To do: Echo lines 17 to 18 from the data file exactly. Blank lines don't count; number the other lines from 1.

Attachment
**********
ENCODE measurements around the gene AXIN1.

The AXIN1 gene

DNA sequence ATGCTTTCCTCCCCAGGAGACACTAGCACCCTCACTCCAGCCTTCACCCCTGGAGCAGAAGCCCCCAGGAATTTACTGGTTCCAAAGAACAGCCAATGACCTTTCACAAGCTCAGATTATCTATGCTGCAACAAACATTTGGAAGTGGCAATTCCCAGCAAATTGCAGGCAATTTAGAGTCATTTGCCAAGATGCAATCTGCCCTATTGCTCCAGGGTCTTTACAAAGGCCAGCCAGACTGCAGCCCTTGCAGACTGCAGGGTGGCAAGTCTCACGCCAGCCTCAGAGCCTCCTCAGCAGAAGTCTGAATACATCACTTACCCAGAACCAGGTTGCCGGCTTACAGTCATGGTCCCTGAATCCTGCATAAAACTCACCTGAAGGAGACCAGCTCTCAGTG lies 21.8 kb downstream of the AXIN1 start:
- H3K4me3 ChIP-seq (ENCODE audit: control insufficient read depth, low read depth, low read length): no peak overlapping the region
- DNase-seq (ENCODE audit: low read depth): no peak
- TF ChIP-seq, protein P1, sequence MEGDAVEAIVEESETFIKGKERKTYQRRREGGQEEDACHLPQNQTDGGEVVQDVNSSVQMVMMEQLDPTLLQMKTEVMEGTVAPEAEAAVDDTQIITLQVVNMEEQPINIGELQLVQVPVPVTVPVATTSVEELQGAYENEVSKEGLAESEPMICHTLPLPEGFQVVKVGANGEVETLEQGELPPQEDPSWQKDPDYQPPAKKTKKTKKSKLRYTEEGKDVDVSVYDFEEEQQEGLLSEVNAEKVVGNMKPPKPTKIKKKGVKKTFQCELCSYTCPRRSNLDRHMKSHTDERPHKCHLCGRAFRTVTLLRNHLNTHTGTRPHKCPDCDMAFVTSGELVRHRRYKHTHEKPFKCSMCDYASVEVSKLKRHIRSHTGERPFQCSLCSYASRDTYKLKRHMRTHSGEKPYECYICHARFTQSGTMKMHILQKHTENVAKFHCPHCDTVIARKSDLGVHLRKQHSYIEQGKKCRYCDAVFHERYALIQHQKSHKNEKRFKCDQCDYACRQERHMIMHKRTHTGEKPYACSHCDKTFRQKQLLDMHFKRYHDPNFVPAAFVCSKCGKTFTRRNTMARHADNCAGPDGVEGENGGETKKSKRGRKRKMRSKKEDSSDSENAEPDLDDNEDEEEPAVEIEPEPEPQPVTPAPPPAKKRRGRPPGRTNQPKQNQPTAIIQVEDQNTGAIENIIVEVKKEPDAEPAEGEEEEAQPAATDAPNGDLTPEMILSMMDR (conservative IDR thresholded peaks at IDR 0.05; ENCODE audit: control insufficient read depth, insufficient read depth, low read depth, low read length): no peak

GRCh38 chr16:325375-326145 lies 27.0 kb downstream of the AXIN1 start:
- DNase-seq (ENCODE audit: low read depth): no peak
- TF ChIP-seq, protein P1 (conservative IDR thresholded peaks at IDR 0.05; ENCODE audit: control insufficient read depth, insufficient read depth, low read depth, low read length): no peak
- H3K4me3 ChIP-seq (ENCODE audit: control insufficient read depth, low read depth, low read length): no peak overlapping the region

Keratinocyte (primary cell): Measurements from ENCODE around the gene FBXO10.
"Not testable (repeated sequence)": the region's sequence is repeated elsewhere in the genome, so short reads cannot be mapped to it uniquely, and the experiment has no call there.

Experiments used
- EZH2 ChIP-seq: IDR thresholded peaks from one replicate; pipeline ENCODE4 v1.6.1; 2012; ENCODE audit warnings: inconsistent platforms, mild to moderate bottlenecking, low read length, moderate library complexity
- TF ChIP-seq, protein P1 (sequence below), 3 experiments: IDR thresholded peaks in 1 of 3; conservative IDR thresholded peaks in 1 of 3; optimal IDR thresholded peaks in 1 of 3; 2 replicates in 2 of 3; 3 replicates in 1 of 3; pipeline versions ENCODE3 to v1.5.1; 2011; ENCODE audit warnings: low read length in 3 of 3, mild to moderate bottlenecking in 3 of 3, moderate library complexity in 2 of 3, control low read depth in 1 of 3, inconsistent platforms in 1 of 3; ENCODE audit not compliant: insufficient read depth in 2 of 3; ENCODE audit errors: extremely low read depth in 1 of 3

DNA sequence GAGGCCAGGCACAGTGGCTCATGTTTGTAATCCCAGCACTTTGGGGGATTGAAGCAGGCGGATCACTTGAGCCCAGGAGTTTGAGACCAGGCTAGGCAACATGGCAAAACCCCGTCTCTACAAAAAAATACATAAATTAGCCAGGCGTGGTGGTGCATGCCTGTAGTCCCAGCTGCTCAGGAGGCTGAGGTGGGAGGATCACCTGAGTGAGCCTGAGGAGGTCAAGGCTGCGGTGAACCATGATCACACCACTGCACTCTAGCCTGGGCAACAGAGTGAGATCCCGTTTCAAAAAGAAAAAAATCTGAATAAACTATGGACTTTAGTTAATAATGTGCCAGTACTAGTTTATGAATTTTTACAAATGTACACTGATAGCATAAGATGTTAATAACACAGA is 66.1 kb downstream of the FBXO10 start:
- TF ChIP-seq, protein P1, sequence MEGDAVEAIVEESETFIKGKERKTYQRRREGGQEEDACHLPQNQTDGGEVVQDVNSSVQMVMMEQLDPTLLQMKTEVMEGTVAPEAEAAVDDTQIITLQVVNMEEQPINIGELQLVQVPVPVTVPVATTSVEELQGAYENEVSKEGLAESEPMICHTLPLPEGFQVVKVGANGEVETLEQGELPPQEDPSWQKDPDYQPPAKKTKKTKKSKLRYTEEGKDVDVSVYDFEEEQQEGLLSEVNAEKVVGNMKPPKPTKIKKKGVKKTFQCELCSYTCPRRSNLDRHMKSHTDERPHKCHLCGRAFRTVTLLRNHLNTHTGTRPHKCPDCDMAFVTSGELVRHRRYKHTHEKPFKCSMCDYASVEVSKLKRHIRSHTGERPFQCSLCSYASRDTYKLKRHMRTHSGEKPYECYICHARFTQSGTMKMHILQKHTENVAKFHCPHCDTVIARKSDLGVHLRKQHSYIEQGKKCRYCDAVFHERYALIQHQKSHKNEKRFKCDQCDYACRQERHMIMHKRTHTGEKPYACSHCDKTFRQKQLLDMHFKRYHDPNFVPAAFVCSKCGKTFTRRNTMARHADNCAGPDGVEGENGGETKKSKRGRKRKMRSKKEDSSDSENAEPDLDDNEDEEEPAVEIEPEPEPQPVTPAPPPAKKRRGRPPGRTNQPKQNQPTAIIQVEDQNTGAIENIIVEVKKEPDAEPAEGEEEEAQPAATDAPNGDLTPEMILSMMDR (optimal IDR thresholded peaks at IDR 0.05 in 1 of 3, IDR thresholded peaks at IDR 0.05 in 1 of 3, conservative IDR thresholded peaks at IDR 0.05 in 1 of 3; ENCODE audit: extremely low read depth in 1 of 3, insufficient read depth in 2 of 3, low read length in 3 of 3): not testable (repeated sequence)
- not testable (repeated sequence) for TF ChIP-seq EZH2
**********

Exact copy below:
- TF ChIP-seq, protein P1, sequence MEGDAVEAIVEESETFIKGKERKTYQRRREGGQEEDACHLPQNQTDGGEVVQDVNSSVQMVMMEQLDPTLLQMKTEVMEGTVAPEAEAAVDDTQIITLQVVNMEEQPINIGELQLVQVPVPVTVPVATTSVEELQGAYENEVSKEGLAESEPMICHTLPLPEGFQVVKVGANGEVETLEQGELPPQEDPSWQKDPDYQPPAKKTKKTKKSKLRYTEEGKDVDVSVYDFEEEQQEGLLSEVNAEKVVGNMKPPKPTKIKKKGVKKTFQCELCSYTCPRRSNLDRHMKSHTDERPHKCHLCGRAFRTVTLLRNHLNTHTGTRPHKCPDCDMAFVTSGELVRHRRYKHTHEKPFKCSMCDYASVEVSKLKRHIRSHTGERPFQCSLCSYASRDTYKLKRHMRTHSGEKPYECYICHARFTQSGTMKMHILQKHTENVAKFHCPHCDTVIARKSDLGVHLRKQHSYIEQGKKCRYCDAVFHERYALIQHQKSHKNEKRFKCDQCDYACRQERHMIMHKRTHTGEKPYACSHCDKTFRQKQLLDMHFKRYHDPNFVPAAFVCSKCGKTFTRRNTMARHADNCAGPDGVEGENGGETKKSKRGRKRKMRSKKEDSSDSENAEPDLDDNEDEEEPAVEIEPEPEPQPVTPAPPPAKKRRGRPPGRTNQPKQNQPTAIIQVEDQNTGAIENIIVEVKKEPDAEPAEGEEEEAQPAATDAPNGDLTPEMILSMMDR (optimal IDR thresholded peaks at IDR 0.05 in 1 of 3, IDR thresholded peaks at IDR 0.05 in 1 of 3, conservative IDR thresholded peaks at IDR 0.05 in 1 of 3; ENCODE audit: extremely low read depth in 1 of 3, insufficient read depth in 2 of 3, low read length in 3 of 3): not testable (repeated sequence)
- not testable (repeated sequence) for TF ChIP-seq EZH2